Here’s another great article for parents and youth hockey coaches on developing athleticism.
Archive for the Hockey Category
Got this question yesterday?
Q- With using split squats, RFE split squats, etc. instead of back squat or any bilateral lifts besides deadlift; can
you still put on mass successfully?
A- The answer to the question would be “why not”. Do you think the body knows how many legs it on?
One idea that is thrown around is that heavy weights produce an anabolic effect. Although this may be true, I don’t think there is any evidence that the heavy load needs to be applied bilaterally? Do you really think your hormones say “I’ll hold off here, he’s only using one leg”?
Also, hypertrophy in response to high volume bodyweight work can be seen in a number of examples. Distance runners tend to have unusually large calves. Speed skaters and cyclists tend to have large quads. Any female athlete that jumps or sprints tends to have great glute development.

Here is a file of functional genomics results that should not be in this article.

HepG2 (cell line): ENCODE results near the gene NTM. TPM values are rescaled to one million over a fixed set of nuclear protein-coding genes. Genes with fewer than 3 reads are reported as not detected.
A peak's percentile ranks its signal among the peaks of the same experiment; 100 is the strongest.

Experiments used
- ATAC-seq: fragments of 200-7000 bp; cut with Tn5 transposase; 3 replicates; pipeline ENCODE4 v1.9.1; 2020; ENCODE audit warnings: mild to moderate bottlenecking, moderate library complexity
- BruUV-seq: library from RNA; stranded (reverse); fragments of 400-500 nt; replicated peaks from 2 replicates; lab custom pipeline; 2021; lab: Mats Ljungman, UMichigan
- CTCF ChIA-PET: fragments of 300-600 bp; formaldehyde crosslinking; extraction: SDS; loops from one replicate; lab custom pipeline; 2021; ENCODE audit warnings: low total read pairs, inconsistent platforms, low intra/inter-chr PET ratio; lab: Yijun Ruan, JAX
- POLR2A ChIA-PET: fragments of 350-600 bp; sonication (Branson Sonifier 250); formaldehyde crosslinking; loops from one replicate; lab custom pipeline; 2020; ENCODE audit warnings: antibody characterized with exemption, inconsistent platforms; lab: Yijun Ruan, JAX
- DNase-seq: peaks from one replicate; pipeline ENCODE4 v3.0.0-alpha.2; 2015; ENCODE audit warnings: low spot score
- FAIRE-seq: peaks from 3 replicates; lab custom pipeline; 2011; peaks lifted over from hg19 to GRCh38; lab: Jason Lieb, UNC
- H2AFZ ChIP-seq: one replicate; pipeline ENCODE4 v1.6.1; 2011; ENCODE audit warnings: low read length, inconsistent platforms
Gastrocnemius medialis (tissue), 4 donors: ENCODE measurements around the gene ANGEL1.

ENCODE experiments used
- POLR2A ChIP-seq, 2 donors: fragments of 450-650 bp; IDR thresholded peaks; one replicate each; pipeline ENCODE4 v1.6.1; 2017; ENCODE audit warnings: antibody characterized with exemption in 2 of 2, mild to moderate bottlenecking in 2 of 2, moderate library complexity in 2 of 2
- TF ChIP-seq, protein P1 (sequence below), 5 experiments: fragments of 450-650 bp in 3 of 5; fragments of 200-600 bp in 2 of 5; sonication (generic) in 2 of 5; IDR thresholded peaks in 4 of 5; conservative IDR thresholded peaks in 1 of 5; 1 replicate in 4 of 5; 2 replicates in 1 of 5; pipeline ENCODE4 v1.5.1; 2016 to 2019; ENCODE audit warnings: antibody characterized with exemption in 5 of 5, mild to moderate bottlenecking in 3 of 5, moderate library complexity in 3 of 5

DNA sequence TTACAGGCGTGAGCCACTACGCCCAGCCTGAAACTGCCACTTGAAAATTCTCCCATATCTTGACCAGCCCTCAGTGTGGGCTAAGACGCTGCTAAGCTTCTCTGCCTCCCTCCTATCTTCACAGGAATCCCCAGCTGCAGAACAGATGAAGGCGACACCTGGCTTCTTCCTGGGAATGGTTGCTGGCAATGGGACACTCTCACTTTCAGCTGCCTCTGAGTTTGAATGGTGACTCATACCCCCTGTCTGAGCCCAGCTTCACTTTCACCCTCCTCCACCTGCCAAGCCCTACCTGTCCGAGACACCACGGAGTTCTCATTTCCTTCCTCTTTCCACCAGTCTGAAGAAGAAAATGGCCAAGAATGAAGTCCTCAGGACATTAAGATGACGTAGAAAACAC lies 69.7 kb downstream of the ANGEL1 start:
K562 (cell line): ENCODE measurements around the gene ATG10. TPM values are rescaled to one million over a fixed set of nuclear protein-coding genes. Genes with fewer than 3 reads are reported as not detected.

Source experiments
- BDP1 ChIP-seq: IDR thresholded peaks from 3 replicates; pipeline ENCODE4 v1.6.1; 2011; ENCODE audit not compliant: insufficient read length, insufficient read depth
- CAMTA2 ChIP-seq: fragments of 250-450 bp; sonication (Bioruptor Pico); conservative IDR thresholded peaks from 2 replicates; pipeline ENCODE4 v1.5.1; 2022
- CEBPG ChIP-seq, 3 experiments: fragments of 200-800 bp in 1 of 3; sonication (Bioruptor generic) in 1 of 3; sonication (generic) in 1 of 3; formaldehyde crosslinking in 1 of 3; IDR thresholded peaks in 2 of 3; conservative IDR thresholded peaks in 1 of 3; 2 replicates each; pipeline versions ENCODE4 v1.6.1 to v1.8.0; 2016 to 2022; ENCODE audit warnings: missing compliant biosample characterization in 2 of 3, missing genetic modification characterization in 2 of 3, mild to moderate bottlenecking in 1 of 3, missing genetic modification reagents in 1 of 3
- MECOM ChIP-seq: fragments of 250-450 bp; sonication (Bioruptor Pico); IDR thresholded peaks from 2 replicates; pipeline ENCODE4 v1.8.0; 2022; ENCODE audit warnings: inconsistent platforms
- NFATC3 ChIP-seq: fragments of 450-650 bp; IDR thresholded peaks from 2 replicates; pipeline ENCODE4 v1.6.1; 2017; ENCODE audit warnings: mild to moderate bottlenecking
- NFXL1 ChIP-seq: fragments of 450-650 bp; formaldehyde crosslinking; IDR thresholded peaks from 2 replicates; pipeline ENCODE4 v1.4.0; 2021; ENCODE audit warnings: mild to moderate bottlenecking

The reality is that heavy loads are not a requirement for hypertrophy and, that light loads might actually work just as well.
In any case I don’t think the body knows whether each leg squatted 150 lbs or, both legs squatted 300. In fact, if we look at bilateral deficit, the average weight per limb might be heavier.
Our 18th summer program starts on Monday. It’s crazy how time flies. We still have a few spots available for late morning in both Woburn and North Andover.
PS- If you are still in school for another week you can come in the afternoon for a week or two if needed.